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hil klim-er


A cyclist who specializes in climbing hills

Example usage: That hill-climber sure knows how to tackle steep inclines!

Most used in: Areas with a lot of inclines and hills.

Most used by: Competitive cyclists and mountain bikers.

Popularity: 8/10

Comedy Value: 2/10

Also see: Climber, Grinder, Puncheur, Rouleur,


What is a Hill-Climber in Cycling?

Hill-climbing is a popular cycling discipline that involves riding up a hill as fast as possible. It is a test of strength, endurance, and technique, as well as a great way to challenge yourself and have fun. Hill-climbing races are typically short, around 1-2 miles in length, and feature steep grades of up to 20%.

Hill-climbing requires riders to have a good mix of power and endurance. Riders must be able to sprint up the steepest sections of the course while also having the endurance to sustain their speed over the entire course. Riders must also be able to shift gears quickly and efficiently to maintain their power output as the grade changes.

Hill-climbing is a popular event in competitive cycling. It is often used as an individual event in stage races, and there are several dedicated hill-climbing races held throughout the year. The UCI World Championships include a hill-climbing event, and the UCI World Tour also includes several hill-climbing races.

The world record for the fastest hill-climb is held by Italian rider Vincenzo Nibali, who completed a 1.6 mile course in 4 minutes and 18.4 seconds in 2017. The women's world record is held by American rider Mara Abbott, who set a time of 4 minutes and 36.2 seconds in 2018.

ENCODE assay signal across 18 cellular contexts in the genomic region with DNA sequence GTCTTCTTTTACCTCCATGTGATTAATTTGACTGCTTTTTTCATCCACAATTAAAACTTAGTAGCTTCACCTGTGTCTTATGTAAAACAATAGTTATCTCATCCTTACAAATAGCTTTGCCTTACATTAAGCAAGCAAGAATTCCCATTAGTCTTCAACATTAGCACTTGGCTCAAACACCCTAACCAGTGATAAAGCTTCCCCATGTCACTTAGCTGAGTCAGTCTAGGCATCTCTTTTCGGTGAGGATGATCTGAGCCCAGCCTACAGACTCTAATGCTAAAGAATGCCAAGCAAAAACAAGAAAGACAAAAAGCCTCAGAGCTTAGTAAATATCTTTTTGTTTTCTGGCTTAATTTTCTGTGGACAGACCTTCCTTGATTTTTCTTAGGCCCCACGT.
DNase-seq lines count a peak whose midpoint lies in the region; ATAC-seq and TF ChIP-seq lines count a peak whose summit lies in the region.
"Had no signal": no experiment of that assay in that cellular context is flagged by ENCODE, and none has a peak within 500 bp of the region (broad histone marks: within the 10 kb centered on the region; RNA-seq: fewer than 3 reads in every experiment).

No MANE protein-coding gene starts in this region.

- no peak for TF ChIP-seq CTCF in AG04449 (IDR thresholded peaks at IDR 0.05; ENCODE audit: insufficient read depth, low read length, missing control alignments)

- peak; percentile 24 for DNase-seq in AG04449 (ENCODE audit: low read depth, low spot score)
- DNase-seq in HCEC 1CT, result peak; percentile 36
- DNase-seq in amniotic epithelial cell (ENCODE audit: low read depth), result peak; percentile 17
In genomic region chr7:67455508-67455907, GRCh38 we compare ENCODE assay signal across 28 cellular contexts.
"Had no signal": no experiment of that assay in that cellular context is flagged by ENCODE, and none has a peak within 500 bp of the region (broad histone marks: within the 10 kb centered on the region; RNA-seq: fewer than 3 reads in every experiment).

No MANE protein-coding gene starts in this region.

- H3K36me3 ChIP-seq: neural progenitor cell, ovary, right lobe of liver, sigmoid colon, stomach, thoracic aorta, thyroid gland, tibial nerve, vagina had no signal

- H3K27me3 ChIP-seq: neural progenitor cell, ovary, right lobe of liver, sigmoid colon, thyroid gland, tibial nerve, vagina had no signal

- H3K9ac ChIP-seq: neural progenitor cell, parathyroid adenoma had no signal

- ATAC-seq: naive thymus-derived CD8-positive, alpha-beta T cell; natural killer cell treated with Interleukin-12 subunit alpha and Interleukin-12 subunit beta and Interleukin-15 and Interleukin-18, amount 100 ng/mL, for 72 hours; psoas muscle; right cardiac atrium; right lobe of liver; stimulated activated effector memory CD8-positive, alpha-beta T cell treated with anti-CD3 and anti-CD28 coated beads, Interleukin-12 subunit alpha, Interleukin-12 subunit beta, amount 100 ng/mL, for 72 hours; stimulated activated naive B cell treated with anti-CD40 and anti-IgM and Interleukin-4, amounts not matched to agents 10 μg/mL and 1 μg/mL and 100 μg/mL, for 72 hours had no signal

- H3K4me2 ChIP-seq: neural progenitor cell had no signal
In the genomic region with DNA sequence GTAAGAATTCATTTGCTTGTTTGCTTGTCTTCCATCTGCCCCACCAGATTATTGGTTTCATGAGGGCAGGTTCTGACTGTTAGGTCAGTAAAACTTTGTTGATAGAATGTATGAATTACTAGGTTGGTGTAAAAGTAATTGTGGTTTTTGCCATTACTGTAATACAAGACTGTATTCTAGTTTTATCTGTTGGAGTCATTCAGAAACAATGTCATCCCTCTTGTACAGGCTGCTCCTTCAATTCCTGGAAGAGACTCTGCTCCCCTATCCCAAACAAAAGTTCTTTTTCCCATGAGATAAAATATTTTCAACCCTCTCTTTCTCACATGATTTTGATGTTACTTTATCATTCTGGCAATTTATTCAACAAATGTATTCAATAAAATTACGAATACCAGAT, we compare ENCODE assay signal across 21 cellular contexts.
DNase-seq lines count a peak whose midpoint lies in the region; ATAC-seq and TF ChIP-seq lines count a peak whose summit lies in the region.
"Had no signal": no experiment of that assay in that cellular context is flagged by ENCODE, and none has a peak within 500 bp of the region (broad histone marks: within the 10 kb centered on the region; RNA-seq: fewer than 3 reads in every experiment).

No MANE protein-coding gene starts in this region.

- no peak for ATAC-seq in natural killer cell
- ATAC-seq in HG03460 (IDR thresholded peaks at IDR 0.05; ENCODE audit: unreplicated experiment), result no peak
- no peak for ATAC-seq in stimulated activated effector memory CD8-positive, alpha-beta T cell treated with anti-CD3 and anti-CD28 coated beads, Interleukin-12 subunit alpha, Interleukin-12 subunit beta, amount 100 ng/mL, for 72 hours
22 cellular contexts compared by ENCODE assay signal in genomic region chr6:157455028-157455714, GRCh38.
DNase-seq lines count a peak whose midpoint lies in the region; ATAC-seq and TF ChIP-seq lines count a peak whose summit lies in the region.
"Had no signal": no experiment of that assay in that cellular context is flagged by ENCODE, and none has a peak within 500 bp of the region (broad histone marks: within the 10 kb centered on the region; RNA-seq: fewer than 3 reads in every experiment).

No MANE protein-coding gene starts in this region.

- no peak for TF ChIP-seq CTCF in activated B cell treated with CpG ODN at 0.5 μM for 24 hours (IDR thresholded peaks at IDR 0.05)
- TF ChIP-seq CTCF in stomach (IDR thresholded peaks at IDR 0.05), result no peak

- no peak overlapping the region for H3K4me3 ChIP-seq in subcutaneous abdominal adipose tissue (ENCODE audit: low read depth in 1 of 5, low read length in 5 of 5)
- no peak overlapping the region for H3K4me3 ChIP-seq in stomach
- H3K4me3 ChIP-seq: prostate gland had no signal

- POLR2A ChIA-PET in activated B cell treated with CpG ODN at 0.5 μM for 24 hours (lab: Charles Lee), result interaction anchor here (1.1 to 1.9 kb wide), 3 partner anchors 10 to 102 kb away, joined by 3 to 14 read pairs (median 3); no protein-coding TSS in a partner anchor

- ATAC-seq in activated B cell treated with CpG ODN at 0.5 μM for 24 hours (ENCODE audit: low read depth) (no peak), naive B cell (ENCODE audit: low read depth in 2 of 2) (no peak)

Hill-climbing is a great way to challenge yourself and push your limits. Whether you’re a competitive cyclist or just looking for a way to have some fun, hill-climbing is a great way to do it.

The History of the Term 'Hill-Climber' in Cycling

The term 'hill-climber' first appeared in the early 19th century to describe cyclists who were particularly adept at climbing hills. It was popularised by the French writer Pierre Giffard, who wrote an article in 1891 entitled 'Les Grimpeurs' (The Hill-Climbers).

Hill-climbing competitions became very popular in France during the late 19th century and were later adopted by cyclists in other countries. The first hill-climbing race in England was held in 1895, while in the United States, the first hill-climbing race was held in 1896.

Today, the term 'hill-climber' is still used to describe cyclists who are particularly adept at climbing hills. It is also used to describe those who participate in hill-climbing races, such as the Tour de France, which has featured hill-climbing stages since its inception in 1903.

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Saddle Slang

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